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NewTek: Trains collide at IBC junction

Not long ago, technology in the video industry was an area unto itself. Then, huge and rapid consumer use of general purpose computing invaded our lives in almost every way. These historic progresses in technology have impacted almost every area of modern technology today. The ‘traditional video technology train’ and the ‘consumer computing train’ are colliding and changing our industry at unparalleled levels.

At IBC2014, you’ll find the beginning of the intersection between products designed for the traditional video industry and products being driven by consumer adoption of broader computing trends. At one end, traditional companies believe IT is a fad and TV stations are not going to abandon traditional technology. At the other are companies looking at the IP side, the big trends in IT, venture capital, Silicon Valley – believing this is the way.

The people to watch are the ones in the middle who can synergise the new with traditional video technologies to make something that wasn’t imaginable before. The industry needs them. Why?
We are all at the mercy of what consumers are prepared to watch and pay for – or what advertisers are willing to pay for. No more, no less than that.

The clear, unmistakable reality today is that consumers are not prepared to pay as much for their content as they were yesterday. The internet has caused the value of a minute of video to go down dramatically. Finding ways to produce video cheaper is a huge dilemma for our industry.

We are driven to focus on cost, but the big cost is not the equipment anymore – it is the cost of people that matters most.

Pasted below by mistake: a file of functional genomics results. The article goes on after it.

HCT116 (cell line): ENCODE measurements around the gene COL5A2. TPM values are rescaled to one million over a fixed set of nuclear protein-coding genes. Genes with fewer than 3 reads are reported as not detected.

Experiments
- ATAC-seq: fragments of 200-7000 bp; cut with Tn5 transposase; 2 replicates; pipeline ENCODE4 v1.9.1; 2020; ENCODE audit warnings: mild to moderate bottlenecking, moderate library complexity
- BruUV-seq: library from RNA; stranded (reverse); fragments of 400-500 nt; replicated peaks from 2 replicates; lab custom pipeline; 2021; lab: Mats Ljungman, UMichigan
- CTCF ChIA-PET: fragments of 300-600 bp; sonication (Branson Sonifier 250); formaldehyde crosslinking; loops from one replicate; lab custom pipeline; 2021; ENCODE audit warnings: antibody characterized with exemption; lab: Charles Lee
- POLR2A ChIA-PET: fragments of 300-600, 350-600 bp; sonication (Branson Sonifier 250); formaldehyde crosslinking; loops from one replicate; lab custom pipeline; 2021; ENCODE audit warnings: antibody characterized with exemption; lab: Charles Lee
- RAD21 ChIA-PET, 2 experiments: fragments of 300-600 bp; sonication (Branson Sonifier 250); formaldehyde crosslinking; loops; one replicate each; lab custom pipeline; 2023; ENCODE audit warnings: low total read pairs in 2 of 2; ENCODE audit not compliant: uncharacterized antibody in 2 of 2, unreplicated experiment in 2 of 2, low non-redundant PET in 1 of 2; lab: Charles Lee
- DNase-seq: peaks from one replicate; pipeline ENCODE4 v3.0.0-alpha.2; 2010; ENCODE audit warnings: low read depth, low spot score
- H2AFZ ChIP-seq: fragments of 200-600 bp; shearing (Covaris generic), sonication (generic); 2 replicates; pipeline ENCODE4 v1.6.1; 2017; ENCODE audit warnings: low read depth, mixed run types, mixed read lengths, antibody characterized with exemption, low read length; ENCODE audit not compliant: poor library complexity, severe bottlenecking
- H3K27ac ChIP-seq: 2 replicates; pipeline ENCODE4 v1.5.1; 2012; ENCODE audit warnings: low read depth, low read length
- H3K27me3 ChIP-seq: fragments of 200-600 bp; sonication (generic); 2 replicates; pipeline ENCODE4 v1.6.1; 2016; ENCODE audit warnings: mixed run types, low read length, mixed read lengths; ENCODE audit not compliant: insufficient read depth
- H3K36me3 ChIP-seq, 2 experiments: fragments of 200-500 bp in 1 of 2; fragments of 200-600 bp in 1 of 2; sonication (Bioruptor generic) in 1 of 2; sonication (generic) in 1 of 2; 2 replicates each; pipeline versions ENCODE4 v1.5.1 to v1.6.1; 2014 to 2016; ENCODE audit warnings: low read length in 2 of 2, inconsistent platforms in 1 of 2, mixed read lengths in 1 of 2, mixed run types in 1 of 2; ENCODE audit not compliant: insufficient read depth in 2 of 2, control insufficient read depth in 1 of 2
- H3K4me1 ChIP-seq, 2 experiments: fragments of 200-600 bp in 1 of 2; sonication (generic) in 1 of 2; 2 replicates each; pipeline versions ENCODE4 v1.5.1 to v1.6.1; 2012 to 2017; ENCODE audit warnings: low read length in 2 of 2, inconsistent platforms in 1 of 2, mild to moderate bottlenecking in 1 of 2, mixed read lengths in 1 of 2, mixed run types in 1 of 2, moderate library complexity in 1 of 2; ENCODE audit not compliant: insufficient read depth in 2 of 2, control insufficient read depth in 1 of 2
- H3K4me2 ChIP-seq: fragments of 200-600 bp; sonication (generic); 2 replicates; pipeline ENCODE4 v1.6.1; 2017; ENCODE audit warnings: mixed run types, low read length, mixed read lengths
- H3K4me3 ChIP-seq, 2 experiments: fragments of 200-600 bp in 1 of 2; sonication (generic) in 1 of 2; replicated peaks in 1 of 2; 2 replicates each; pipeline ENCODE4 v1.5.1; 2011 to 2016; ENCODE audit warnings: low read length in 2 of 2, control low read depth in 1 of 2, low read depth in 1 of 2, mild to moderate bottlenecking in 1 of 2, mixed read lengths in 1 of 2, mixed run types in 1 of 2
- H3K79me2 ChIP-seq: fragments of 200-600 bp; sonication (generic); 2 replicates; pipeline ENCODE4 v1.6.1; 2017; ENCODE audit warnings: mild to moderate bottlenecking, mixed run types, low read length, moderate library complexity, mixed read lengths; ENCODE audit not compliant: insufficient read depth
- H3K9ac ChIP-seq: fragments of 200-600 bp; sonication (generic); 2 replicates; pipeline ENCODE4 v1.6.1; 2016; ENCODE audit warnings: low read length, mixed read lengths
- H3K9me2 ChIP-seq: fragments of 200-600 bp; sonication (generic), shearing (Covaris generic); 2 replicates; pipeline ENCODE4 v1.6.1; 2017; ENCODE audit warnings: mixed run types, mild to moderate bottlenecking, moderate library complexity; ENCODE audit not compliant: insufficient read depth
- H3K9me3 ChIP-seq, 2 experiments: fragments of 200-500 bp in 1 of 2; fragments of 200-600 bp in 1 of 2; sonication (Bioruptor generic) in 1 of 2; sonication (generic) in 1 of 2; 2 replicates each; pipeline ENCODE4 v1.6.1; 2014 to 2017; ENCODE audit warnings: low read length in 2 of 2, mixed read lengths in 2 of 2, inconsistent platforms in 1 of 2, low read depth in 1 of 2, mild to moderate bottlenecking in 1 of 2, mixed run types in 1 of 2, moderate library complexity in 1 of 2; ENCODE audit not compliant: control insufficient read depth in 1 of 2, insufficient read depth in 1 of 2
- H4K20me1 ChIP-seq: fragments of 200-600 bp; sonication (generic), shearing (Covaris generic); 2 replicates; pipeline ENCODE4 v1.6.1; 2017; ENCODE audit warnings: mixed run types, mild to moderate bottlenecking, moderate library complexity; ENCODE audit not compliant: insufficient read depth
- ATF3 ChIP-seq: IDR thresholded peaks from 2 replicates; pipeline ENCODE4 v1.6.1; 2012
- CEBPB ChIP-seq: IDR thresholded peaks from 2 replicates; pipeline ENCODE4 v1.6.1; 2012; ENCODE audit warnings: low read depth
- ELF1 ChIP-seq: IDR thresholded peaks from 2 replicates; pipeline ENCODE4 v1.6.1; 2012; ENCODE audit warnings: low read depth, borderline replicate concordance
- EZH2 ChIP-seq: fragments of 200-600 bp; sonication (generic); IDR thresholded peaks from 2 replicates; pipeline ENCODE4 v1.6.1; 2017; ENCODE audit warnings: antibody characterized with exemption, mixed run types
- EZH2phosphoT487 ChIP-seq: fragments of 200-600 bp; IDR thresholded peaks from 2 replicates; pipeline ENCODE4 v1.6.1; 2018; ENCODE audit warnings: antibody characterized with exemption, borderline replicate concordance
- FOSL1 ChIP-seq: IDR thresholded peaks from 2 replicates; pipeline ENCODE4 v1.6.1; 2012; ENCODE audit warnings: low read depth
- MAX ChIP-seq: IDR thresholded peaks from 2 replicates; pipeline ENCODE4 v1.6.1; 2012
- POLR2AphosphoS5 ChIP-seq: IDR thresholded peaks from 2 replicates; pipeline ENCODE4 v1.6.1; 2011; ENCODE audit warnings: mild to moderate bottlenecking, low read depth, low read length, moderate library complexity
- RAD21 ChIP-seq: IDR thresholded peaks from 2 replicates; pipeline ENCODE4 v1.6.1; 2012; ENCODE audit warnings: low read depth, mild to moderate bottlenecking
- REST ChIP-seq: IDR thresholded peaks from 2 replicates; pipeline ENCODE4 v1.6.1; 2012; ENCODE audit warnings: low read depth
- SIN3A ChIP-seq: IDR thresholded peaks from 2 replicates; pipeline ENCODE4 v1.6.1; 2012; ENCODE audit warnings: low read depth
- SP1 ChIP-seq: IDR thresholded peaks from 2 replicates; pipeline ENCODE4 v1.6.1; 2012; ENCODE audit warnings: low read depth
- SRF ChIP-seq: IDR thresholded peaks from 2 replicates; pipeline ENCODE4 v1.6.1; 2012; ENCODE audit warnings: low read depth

That is why, for our customers, live video is critically important. It is far quicker and thus cheaper to produce one hour of live video than one hour of edited video. It is anywhere from five to 20 times more cost effective.

However, if you lose one show or take longer as a result of choosing a cheaper product, it is not worth the money you saved in equipment.

Equally important is the ability to produce more content and reach audiences in different ways. If you’re paying to produce a show, you need to find more ways to make money with it.
Social media is way underrated as a video distribution mechanism. While TV requires you to move to get it, social media platforms allow it to be pushed to people wherever they are.

You can send highlights directly to your viewers instead of going through the marketing exercise of getting them to watch your show. If you’re relying on advertisers, it makes your content far more valuable.

In many ways, the future of video will involve short snippets being pushed to consumers rather than getting them to sit down and watch. The future belongs to those who can synergise the traditional with the new to create new ways to navigate through the unmistakable realities of our industry.